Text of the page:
My nephew is now in his late 20s. Ten years ago, for his 18th birthday, we went to the top restaurant in Cambridge. After the meal we had a tour behind the scenes. Like Heston, there were lots of gadgets and interesting ways to cook: water baths, foam makers…
My nephew went on to work in a top Cambridge college kitchen, then went to university in his mid-twenties and now is a successful estate agent in London.
Like him I have been on a journey – though mine is still a culinary one.
It started out with Keith Floyd. I read an interview with him years ago where he outlined his principles for great cooking: buy the best ingredients you can find, cook them as simply as you can and serve with the nicest wine you can afford. Those rules have served me well for many years.
However, my latest application of those now involves the freezer! This is not the more usual trick of storing small bits of wine or even crumbled cheese – ready to use in dishes. You read about those a lot.
My discovery? Cooking from Frozen. Very little on line. Am I the only one?
This is not about ready meals into the microwave for a minute longer than they would get starting at fridge temperature. Rather, this approach begins with home cooked food straight from the freezer to a medium-hot oven…
This might be with a dish you have already prepared:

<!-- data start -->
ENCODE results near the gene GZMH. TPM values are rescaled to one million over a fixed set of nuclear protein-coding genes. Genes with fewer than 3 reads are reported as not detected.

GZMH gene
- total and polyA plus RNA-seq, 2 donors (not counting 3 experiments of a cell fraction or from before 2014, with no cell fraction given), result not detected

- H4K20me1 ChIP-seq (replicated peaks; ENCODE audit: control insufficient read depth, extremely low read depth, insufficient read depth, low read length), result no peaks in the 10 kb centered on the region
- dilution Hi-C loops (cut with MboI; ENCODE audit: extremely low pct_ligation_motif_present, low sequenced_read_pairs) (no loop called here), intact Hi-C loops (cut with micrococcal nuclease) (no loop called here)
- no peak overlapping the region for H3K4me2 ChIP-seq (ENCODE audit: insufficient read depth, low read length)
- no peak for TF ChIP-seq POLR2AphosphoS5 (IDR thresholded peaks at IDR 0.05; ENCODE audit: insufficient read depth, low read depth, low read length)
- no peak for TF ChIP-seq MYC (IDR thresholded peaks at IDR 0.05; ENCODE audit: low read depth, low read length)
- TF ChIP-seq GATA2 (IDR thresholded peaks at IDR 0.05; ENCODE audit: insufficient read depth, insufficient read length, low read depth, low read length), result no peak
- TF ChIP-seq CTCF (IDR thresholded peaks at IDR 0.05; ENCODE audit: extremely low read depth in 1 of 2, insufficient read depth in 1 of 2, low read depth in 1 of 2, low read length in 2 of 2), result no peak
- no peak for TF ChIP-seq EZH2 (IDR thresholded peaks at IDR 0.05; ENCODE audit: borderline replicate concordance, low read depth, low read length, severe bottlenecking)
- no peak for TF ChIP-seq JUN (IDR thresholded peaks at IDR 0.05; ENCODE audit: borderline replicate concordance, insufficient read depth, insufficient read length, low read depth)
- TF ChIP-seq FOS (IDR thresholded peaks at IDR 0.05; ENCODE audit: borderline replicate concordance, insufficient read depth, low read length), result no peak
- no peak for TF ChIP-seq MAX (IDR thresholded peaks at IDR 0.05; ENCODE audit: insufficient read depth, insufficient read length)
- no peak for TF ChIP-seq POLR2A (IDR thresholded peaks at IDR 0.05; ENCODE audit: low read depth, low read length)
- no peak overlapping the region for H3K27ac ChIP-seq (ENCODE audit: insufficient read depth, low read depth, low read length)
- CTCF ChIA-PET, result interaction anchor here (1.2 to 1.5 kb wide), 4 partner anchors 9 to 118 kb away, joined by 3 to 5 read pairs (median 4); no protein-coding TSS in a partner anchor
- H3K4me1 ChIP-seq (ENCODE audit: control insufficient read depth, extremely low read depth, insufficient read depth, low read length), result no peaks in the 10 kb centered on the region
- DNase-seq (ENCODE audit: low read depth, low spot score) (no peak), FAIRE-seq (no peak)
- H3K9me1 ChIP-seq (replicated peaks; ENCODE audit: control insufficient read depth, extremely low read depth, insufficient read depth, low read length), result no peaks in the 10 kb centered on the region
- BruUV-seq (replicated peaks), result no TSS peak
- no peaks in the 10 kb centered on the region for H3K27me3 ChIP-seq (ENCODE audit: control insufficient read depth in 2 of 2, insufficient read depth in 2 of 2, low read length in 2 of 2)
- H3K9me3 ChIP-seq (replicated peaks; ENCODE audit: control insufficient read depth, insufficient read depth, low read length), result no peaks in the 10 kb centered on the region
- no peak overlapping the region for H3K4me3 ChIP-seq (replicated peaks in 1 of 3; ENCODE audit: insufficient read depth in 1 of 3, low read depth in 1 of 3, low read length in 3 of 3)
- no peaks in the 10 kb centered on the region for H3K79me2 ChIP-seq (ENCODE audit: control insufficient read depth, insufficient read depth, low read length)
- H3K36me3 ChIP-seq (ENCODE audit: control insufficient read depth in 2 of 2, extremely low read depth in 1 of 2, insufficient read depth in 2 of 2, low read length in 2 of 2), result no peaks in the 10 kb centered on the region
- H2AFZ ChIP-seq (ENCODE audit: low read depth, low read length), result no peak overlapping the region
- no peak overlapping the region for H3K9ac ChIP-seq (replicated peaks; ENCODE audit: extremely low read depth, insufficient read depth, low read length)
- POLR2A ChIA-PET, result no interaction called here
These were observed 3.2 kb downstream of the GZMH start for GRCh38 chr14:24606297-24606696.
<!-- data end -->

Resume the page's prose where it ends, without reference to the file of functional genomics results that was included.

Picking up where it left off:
1) A fruit crumble (with my gluten free topping of butter in chickpea and rice flour, but that is another story)
2) Lentil bake or nut roast
3) Chilli skins – left over chicken or fish skins in chilli sauce
The beauty of this method is twin pleasures of soft and crunchy; tender and browned (see photo series here).
However, this style of cooking really comes into its own if you are a meat eater.
Whilst in our home Beer Can Chicken is the total favourite (have a search on google if you don’t know what that is…), the frozen to oven approach is great for individual cuts: such as rib of beef and other roasts; duck and chicken breasts; rack of lamb and kebabs. By the time the meat in the middle is cooked the outside is nicely coloured and textured.
It works a treat when cooking up a combination of potatoes, onions and (frozen) sausages stirred regularly to spread the juices around.
And in casseroles (from coq au vin to one involving chicken, raw onions, parmesan, pepper and cream) it is brilliant – never again the trade-off between tough chicken or hard vegetables.
[By the way, alongside this you can cook what I call ‘potatoes done two ways’: half roast/half baked…both at the same time. Cut in half, put a bit of fat and salt on the cut side, place on tray, cook – don’t move the potatoes on the tray until they are ready and you serve them carefully to keep the crisp edge intact.]
Now, if this was a regular food web site I would say do use a thermometer when cooking from frozen, which is probably a good idea. However, on the whole, by sight and touch I can tell if cooked (from a catering trick my nephew taught me…I am happy to share more).
The lesson? Do you enjoy following recipes or applying principles or breaking the rules? In the kitchen, in business, in life?